I also once saw this strange phenomenon here. Once this uncool looking kid came and asked this guy if he had a cigarette. He didn’t. But as soon as this cool dude came and asked for one, a whole pack miraculously appeared from the said guy’s pocket.

Then again, there’s this organisation I know of that’s absolutely fabulous. I won’t even describe it. I’ll straight go to their smoking zone. Everybody sits with everybody else. You can’t make out the levels and designations in the smoking zone for sure. Cigarettes are hard to get in that area. So people just ask around for cigarettes. And people give them freely. You hear the question ‘Ek ciggie milega?’ answered with, “Ek nahin do milega’.

I’ve seen people part with their last cigarette without even thinking about it. Which, even non-smokers know, is the height of altruism.

And I’ll tell you the best part about this place. Somebody has kept an ashtray in the smoking zone. Not really so much out of civic sense. But so that the housekeeping guy doesn’t have too much trouble cleaning the place. Cool na?

Disclaimer: If you’re stupid enough to think this post encourages smoking, I have nothing to say to you.

Tuesday, January 13, 2009

Find the maker of Ghajini. Kill him.

This film looks like it’s made by a guy with a short-term memory disorder. After some 15 minutes, he forgot the plot and meandered into some stupid love-story which wasn’t even interesting. Then after a long time, he probably saw the clapboard, which reminded him of the film he had started to make. So another quick 15 minutes of the action after which the disorder took over again. He even forgot that the movie was over, and went on adding mindless bizarre scenes till someone got fed up and just slapped the credits.

Look, I ain’t too demanding when it comes to hindi movies. I mean I actually liked Rab ne bana dee jodi. So I’m really cool with a romance-drama-gaana-bajaana film. But Ghajini disappointed even the common hindi film watcher in me. No chemistry between the lead pair. That is unforgivable. At least if they had exotic locales and dancing around trees it would have appealed to somebody. Didn’t even have decent music. And as a saadharan Mumbaikar I wanna know – Which AUTORICKSHAW goes to Chinchpokli?

And it doesn’t take an advertising person to laugh at the stupid story. Does Ratan Tata go out on the streets himself to figure out a hoarding? Do CEOs do media buying? And do they send men in black to inconsequential tenants of dilapidated buildings?

And that dumb mahila police afsar could call up the girl and tell her the bad guys are at waiting at her place, but not call the cops? And the stupid girl could call her beau when she knows she’s gonna be killed but not dial 100?

Oh and I forgot about the idiotic medical student. I wanted the end to continue even further and reach the part where she’s thrown out of medical college. When a short term memory disorder patient has forgotten everything, which medical text book teaches you to remind him that he was out to kill someone? And abet the murder?

Never mind this film, people. The whole action a la Dharmendar reminded me of a film called ‘Hukumat’. And it had better songs.

Rab ne bana dee jodi, on the other hand, was quite charming. I simply loved Shahrukh go, ‘Punjab power, lighting up your life jee.” It was so cool to see him uncool.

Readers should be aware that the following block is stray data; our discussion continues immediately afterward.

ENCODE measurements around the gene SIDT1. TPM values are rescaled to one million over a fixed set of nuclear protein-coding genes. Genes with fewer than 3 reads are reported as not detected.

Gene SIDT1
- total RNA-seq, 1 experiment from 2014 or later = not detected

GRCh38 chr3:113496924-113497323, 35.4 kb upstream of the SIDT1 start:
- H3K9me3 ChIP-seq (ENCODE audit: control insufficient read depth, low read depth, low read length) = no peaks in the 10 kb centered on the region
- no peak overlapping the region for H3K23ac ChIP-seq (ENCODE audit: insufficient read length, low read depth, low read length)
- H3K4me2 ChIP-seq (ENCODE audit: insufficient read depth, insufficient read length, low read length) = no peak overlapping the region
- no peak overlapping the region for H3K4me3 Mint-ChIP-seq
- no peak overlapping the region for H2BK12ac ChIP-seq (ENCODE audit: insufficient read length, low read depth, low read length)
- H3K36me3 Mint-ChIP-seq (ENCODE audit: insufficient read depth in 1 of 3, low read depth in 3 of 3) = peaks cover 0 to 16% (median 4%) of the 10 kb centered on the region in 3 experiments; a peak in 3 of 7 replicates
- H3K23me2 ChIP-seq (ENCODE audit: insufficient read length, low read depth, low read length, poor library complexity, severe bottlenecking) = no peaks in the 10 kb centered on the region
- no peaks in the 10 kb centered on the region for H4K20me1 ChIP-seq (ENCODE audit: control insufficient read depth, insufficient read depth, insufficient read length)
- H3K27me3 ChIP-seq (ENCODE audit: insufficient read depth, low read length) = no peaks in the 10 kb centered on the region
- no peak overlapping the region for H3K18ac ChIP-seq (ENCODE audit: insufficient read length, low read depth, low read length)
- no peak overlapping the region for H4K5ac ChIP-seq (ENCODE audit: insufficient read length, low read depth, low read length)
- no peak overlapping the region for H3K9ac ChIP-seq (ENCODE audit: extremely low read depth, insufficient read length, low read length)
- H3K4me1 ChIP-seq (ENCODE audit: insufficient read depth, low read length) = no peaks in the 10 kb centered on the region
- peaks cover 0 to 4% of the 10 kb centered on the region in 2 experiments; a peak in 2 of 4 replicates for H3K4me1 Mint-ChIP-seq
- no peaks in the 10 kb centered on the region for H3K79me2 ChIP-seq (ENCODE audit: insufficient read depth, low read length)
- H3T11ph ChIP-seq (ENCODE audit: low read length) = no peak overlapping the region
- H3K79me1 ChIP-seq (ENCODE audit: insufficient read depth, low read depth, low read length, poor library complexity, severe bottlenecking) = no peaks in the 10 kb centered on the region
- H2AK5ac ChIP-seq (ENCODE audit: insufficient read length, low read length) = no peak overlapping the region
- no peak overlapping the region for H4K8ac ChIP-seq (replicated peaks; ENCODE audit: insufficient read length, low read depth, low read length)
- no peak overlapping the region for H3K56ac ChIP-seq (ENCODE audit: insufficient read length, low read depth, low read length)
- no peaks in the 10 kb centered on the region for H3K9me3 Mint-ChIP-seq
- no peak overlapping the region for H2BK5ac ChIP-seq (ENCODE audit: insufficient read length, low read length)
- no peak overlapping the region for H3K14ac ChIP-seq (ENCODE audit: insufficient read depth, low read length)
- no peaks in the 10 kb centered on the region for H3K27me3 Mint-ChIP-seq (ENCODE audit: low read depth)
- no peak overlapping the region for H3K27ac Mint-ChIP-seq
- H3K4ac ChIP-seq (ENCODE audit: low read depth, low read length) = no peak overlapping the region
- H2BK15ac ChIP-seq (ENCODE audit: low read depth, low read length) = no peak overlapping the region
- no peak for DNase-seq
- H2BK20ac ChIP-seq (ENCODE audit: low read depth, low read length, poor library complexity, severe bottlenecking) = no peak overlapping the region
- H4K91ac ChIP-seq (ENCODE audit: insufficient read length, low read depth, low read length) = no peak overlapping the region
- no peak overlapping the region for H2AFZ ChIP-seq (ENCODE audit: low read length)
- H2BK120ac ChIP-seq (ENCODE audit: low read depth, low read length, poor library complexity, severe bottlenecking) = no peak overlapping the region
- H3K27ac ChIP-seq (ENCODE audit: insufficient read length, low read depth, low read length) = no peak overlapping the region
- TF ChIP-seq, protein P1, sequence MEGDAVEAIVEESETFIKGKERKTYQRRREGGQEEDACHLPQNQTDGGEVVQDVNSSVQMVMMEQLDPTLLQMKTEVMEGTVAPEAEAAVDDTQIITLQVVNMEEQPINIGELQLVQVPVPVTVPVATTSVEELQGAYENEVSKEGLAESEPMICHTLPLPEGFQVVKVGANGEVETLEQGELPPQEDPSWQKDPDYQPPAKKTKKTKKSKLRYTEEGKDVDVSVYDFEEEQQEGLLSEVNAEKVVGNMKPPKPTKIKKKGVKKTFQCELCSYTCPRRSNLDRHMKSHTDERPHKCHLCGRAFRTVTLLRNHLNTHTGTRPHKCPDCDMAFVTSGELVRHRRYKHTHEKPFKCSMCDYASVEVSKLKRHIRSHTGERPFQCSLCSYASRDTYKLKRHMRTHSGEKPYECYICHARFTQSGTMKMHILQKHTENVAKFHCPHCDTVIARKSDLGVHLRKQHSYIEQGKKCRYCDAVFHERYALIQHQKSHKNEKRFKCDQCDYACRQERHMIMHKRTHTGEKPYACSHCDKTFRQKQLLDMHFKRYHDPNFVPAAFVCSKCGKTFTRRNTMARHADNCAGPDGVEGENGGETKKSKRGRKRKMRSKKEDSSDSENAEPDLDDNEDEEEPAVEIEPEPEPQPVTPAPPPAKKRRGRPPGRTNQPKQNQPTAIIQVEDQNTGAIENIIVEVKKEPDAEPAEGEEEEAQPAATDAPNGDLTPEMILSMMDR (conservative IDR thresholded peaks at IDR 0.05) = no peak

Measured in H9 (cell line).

Maine kisi ladies se pyar nahin kiya.” Awesome.

And I’m completely willing to accept that she didn’t recognise her own hubby after the makeover. Don’t we fail to recognise our own colleagues after a make-over at times? And it’s not like she spent her days gazing at the hubby. She was so distraught na.

And it’s possible that she changed her mind in the temple scene. Haven’t we seen that beer commercial ‘A moment of clarity’? Maybe it just hit her ki this guy truly loves her and she started loving him back. It’s perfectly alright. And I loved the credits at the end. The photo album was a brilliant idea. And some very good dialogue-writing. Thumbs up.

Thursday, January 1, 2009

Kaliyug is cool

2009 begins, thrusting us even deeper into Kaliyug. ‘Ghor kaliyug’ the elders say, ‘sarv naash’. But I think Kaliyug suits me just fine. Aren’t we all glad we’re born now, in the world of planes, laptops and cellphones?

Which woman would want to be born in Satyug where Sita was accused of falling prey to the Stockholm syndrome (did it exist then)? If Ram were here now, he’d be attacked by so many human rights and naari mukti groups it ain’t funny. And that dhobi guy who apparently instigated Ram against his wife would have been the object of public ire. The media would thrust mikes in his face and ask him for an explanation. Orkut would have hate groups. And the Lord would have to reinstate the queen under public pressure.

And you remember that cute li’l mahabharat scene where the five brothers bring Draupadi home and say, ‘look what we brought, ma!’

And Kunti says, ‘whatever it is, just divide it.”

If that were to happen now, Draupadi would simply have walked up to her and say, “Er, excuse me, ma-in-law dear but I don’t think you can do this to me. Refer to section 498 A of the Indian Penal Code if you don’t believe me.”

And as for the rest of the mahabharat, well, gambling is illegal in modern day India!

Sure those were times when people were to closer to god. And then we had gigantic egos in the form of Rishis who’d go around cursing people at any little thing that annoyed them. Turning innocent people into stones and what not.

Coming to the era of the Rajas and Ranis. Don’t we all know how these kings killed even their fathers and siblings for the throne? Thank god we have the Property Act now!

My father-in-law keeps having these discussions with me about how things were ideal during his time. Ladkis were always well-covered. There was no sex in movies. Thankfully I found some pics of a woman called Nadira. And I chanced to see a few Raj Kapoor movies. I had enough substance to argue. :)

“Look at these whisper, kotex-type ads’, he says.

While I agree they aren’t a great idea, I’d still rather live in this era. At least you don’t have to be shut in a room five days a month. Sleeping on a chatai, eating leftovers or whatever. And the whole khandaan knowing it’s that time of the month for you!

Worse still was the ‘Main kahin ki nahin rahi’ type dogma. Anything happens, the girl has to jump in a well. Father dies, husband dies, in-laws send you back – the kalmoohi has to die.

And there was this ridiculous movie I once saw on cable. Do check it out guys. I’ve googled the name for you – Benaam Badshah. Anil Kapoor rapes Juhi on her wedding night, as she's waiting for the baraat. Wedding's called off, Juhi's barbaad. So what does she do? Smoke him out and marry him.

Trying telling a girl today to marry her rapist! Rock on, Kaliyug. M prouda ya!